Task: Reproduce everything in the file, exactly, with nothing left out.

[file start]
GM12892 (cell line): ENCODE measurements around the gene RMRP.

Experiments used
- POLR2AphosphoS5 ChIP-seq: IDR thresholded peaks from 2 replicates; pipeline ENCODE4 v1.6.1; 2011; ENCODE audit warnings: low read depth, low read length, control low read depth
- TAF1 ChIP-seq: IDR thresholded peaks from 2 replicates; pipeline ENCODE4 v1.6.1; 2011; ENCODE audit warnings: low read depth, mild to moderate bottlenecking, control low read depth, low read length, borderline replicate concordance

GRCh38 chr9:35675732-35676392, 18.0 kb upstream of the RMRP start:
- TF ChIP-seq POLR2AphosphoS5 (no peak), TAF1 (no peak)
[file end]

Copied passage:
GM12892 (cell line): ENCODE measurements around the gene RMRP.

Experiments used
- POLR2AphosphoS5 ChIP-seq: IDR thresholded peaks from 2 replicates; pipeline ENCODE4 v1.6.1; 2011; ENCODE audit warnings: low read depth, low read length, control low read depth
- TAF1 ChIP-seq: IDR thresholded peaks from 2 replicates; pipeline ENCODE4 v1.6.1; 2011; ENCODE audit warnings: low read depth, mild to moderate bottlenecking, control low read depth, low read length, borderline replicate concordance

GRCh38 chr9:35675732-35676392, 18.0 kb upstream of the RMRP start:
- TF ChIP-seq POLR2AphosphoS5 (no peak), TAF1 (no peak)